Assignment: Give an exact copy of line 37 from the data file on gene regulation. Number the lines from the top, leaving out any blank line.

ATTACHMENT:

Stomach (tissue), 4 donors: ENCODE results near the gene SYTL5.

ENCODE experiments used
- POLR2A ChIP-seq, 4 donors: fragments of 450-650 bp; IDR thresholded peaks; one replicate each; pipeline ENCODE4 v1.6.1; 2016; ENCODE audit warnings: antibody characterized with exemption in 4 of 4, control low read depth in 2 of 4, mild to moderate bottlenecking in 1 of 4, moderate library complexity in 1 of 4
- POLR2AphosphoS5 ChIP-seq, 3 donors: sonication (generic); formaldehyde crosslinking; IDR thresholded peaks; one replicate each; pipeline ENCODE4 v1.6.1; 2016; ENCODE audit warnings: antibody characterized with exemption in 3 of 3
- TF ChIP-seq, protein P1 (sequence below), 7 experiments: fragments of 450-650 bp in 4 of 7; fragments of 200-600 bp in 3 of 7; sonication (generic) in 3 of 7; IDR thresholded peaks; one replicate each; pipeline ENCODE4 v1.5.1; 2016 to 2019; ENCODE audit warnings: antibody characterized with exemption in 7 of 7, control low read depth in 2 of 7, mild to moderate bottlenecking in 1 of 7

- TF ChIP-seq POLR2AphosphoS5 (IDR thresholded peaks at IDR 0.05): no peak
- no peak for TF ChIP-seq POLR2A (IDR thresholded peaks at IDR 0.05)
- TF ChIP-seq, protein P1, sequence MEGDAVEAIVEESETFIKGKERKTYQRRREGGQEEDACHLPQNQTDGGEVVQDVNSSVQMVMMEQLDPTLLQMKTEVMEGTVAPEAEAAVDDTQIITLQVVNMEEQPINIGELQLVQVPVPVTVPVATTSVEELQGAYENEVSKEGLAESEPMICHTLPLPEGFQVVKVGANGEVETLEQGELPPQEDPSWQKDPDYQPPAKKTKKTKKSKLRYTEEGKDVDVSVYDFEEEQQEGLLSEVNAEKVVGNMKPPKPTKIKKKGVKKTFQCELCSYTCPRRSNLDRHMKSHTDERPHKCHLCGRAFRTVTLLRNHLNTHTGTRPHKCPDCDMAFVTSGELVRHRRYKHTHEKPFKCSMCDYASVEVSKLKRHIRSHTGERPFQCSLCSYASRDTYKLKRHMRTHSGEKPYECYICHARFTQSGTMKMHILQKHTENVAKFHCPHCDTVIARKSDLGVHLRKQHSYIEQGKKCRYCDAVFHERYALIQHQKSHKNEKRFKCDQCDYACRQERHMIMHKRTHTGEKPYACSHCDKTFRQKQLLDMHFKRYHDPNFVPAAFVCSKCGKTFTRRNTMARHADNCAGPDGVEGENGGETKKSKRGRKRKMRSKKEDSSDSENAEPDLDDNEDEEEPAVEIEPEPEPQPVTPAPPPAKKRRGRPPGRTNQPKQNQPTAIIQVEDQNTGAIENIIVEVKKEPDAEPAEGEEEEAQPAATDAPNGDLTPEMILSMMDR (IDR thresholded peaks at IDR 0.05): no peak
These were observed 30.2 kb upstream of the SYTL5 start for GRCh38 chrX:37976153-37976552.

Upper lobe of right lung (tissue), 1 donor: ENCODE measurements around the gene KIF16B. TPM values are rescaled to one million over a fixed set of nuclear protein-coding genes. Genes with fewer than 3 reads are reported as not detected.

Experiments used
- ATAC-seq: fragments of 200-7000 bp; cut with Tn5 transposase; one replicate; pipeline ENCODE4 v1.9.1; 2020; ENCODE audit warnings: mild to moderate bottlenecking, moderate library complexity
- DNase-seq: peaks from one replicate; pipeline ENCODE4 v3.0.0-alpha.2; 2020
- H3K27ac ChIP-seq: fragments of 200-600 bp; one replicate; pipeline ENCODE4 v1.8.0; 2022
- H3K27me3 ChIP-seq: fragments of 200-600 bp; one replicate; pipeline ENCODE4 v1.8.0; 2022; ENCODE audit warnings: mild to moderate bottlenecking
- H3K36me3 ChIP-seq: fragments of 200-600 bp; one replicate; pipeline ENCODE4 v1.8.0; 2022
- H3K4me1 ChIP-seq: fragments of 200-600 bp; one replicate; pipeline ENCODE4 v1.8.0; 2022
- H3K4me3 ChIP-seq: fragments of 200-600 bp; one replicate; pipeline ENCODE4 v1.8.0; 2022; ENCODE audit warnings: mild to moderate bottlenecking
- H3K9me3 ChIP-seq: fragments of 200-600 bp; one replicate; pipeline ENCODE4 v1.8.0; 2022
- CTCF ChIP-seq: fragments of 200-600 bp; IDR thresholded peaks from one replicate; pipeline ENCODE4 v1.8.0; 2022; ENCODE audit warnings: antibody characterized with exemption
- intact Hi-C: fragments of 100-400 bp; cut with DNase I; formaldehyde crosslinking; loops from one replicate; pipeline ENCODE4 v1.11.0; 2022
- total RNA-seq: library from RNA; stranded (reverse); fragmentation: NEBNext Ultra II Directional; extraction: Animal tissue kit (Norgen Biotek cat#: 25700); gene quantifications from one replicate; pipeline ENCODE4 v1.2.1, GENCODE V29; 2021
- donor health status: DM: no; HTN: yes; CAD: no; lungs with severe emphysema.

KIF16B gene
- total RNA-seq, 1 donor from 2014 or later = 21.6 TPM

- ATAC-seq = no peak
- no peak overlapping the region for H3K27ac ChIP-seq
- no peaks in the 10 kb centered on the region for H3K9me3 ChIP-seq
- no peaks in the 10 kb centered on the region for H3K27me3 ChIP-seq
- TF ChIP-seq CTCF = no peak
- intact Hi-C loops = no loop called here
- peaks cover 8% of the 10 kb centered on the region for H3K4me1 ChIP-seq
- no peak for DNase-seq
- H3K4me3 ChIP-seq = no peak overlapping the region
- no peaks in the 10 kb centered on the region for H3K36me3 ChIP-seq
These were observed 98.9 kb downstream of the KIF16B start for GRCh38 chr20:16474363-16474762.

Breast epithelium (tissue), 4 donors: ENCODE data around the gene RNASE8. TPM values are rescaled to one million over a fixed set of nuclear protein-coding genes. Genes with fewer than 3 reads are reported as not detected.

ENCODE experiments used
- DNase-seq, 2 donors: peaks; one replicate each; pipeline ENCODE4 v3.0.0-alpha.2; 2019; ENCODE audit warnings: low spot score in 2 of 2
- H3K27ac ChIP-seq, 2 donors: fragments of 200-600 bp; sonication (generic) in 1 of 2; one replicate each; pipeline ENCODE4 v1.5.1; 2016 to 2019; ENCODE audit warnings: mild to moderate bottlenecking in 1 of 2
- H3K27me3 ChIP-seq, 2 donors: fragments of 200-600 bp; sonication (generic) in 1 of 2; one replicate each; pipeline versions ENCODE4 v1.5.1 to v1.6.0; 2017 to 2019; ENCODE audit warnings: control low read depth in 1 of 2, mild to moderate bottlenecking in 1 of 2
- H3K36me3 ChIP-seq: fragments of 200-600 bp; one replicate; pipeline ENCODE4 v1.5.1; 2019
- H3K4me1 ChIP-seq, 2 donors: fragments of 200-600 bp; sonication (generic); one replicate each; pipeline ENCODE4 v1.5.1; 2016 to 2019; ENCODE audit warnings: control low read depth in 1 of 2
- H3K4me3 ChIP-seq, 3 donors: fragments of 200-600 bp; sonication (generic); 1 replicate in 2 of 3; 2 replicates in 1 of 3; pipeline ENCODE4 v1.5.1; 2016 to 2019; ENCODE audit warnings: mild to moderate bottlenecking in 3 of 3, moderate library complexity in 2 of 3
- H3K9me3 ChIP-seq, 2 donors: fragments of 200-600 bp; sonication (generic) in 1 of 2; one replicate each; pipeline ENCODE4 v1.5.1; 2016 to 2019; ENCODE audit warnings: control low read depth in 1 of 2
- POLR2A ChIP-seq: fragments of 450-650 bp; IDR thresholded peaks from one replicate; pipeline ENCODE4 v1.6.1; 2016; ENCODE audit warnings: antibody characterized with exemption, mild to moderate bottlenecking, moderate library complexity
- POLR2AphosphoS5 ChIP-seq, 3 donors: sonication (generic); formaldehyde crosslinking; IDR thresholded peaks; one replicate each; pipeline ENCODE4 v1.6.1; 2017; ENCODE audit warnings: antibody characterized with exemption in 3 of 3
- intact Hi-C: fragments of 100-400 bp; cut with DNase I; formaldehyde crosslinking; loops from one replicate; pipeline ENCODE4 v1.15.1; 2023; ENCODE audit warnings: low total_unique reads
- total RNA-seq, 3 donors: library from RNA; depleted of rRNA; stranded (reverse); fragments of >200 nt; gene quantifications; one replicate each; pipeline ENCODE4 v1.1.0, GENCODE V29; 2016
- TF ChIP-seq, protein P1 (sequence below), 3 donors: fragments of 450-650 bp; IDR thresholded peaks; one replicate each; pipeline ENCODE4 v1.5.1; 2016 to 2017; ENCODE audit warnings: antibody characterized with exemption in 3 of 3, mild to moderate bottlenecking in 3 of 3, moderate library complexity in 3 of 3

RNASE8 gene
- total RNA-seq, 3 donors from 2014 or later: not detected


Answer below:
Breast epithelium (tissue), 4 donors: ENCODE data around the gene RNASE8. TPM values are rescaled to one million over a fixed set of nuclear protein-coding genes. Genes with fewer than 3 reads are reported as not detected.